Why? As I see it, Glock’s organisation evidently decided new music was only worthwhile if it gave the nation a galvanising artistic reformation, to tackle a climate of Britain trailing behind Germany in post-war technological rebuild and advance, not only industrial but, to him, worse, artistic – eg. Stockhausen.

Anyway, this performance – a marvellously astute choice for Remembrance Sunday, one first floated in once a potential invasion-facing a seaside town (here, now) – counted as WSO’s latest expedition completed, and height scaled. They deserve a nickname. How about WAO (sound good to you?): Worthing Adventure Orchestra!

The programme for the first half embodied Lloyd’s philosphy. We can mourn and grieve interminably or we can pick ourselves up and rejoice in survival. The Bringer of Joy, Jupiter, as in Holst’s Zodiacal portrait, shook and scruffed us out of any despond.

Binge’s ‘Sailing By’ was timeslot-travelled from the bedtime Shipping Forecast to mid-Sunday afternoon, in simple waltz time with pretty flutes, harp and glockenspiel. A potentially life-saving broadcast clothed in a charming night gown.

‘Nimrod’ celebrates friendship in Enigma Variations. On Remembrance Day, its stand-alone use is to commemorate friends lost. Rather than its emotion, Gibbons and WSO showed its dignity and nobility, evoking a deep presence of mind and resoluteness of heart.

Then came the victim of a deadlier form of musical dictatorship: Shostakovich, celebrating the lifting of incessant Soviet ideological pressure on him, in a piece for his student son to dazzle his piano examiners. One of the most succinct and entertaining piano concertos there is.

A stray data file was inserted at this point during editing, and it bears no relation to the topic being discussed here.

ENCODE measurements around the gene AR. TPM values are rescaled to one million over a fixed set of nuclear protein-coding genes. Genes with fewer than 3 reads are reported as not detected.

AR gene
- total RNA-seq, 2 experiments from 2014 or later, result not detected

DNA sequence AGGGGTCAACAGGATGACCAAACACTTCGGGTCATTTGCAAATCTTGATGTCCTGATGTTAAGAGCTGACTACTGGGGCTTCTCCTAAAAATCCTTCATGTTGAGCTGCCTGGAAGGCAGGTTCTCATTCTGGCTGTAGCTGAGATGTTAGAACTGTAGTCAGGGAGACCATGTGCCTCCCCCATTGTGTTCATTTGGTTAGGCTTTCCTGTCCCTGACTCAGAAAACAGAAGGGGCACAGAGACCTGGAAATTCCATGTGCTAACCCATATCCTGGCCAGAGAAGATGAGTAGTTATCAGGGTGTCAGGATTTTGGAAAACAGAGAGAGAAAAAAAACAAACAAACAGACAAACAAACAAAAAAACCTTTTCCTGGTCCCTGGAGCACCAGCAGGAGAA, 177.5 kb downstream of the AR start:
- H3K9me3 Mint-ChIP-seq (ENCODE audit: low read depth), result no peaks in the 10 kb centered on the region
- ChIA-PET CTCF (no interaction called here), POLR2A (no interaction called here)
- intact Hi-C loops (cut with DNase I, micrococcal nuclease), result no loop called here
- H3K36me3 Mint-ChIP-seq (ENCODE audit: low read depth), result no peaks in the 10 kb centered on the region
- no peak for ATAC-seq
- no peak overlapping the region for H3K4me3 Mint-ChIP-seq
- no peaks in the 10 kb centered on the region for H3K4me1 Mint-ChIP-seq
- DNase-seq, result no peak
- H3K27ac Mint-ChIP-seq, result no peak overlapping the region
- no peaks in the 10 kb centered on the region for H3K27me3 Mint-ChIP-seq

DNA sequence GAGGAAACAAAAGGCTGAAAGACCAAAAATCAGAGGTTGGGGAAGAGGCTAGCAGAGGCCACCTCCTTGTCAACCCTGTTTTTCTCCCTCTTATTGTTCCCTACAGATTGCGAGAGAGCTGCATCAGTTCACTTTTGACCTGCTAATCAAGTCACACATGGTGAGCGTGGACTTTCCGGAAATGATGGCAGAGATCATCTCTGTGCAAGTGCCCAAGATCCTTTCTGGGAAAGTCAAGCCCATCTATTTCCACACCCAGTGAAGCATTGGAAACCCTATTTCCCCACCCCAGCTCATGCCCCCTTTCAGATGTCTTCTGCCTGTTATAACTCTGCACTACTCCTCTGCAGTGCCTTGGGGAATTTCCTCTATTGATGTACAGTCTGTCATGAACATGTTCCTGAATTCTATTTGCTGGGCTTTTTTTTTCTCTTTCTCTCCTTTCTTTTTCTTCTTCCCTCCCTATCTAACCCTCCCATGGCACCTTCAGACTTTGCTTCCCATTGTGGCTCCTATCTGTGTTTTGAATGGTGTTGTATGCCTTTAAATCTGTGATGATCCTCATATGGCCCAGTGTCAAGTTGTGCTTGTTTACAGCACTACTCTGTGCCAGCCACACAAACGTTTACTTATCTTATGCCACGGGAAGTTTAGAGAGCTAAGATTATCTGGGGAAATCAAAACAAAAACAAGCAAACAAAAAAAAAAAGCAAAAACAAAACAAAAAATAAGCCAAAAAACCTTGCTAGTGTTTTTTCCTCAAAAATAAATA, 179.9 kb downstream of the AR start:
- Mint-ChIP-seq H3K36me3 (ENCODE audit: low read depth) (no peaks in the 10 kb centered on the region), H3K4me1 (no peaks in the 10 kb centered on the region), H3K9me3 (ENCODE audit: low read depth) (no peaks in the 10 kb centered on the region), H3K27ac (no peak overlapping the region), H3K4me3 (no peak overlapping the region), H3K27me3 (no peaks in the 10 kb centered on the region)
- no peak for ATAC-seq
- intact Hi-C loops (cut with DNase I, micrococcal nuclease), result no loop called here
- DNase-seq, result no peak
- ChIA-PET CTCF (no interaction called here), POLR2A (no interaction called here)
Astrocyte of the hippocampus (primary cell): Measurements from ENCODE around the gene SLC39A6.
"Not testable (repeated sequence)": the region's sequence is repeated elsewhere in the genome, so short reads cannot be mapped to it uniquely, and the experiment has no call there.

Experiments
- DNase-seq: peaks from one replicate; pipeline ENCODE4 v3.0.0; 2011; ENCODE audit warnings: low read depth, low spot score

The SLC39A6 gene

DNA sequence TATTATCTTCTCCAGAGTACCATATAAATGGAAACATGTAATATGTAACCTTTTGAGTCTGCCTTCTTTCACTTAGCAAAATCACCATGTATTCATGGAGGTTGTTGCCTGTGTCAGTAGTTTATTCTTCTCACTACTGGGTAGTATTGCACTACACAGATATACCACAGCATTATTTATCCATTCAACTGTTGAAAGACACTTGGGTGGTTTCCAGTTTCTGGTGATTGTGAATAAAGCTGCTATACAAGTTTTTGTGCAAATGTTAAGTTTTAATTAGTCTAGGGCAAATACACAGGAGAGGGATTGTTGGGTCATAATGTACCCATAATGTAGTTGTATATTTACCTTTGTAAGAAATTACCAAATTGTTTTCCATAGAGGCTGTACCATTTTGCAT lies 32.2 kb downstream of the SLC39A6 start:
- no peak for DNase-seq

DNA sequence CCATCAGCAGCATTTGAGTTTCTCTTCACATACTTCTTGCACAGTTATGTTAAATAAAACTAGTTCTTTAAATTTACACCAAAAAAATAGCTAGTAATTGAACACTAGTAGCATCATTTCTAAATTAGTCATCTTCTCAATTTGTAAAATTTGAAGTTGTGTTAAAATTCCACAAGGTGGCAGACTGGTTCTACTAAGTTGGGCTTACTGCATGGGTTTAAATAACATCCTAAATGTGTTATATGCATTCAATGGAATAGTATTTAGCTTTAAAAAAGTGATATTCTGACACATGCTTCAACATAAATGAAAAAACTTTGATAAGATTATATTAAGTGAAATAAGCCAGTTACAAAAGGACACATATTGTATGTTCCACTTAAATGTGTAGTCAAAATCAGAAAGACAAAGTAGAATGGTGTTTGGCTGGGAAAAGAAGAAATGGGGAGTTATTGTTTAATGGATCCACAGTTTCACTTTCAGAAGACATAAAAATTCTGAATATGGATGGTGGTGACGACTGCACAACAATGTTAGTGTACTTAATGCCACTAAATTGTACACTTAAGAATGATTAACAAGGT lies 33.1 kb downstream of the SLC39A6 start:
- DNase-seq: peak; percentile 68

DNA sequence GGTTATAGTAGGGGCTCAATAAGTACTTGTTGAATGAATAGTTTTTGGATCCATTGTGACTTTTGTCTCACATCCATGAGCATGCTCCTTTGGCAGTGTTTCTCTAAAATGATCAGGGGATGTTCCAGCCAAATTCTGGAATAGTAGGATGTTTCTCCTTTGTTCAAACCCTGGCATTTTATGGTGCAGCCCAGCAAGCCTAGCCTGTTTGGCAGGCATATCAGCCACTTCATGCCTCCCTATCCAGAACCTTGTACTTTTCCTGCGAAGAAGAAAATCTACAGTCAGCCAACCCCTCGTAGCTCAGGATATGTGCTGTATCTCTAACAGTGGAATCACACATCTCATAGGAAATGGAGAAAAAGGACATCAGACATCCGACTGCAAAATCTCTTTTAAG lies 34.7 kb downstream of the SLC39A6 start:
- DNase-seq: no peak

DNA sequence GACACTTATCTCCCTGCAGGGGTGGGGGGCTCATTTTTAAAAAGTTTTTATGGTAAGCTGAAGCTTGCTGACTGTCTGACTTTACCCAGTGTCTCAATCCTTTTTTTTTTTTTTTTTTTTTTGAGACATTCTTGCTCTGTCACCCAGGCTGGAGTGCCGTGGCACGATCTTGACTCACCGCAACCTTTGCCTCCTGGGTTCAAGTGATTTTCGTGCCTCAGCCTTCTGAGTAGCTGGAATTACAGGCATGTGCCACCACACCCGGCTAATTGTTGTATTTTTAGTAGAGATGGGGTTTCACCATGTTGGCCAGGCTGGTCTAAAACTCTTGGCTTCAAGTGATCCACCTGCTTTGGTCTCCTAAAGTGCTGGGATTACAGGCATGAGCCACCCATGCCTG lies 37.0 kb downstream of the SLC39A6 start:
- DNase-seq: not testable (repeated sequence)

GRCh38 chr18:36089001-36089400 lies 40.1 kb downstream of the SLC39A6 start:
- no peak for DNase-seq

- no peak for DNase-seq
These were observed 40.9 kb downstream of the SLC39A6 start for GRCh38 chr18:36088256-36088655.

Seaford’s Maria Marchant was Maxim for these 19 minutes of sprightly fun and romance, showing oneness with the orchestra around her, checking out their faces, moving her body in time, revelling in the toy soldier marches and bristling side drums that, for once, seem just possibly not to be the composer’s sarcastic view of the adult military.

Black hair tied back in silver and a high-necked, full-length, sleeveless, bright red dress, seqinned head to toe, she was dressed not for Remembrance Day but for the living and the loving afterwards – as in the meltingly slow movement, which surely Mr Glock would have sent back unopened had it arrived on his watch. Here, Marchant was thoughtful, inside the music, and at times her containment made its expressive understatement all the more poignant. Could this music have been about loss, too?

Yet more of the ocean? Maria Marchant’s engrossing encore was the arrangement for solo piano by baritone singer Roderick Williams of sometime Washington (Sussex) resident composer John Ireland’s song ‘Sea Fever’. Another rarely-heard piece. It’s on her CD.

It was a remarkable arts week of coincidence in Worthing. I wonder how many at WSO were also at the Connaught Studio live screening on Tuesday to see the Royal Ballet’s gem Triple Bill?

First was Kenneth’s McMillan’s ‘Concerto’ – to this very Shostakovich’s 2nd Piano Concerto. Second was Sir Frederick Ashton’s ‘Enigma Variations’ – to Elgar’s own friends pictured within, with Worthing’s Francesca Hayward as Dorabella, whose exquisite dance follows Nimrod as surely as a whispering morning breeze gently wakens a heart from a special summer’s night.

Richard Amey

Next WSO – two concerts on January Sundays (2.45pm, Assembly Hall):

5th January, New Year Celebration: popular Parisian dancing delights from Offenbach and Delibes join classic traditional Viennese favourites of Johann Strauss.

31st January, Walking In The Air: the concert version of Howard Blake’s ‘The Snowman’ plus his Piano Concerto (soloist Julian Trevelyan) written for Diana Princess of Wales’ 30th birthday; and more winter dancing – Skater’s Waltz, Sleigh Ride, Swan Lake Waltz, Dance of The Tumblers (Waldteufel, Delius, Tchaikovsky, Rimsky-Korsakov).

Children always £1.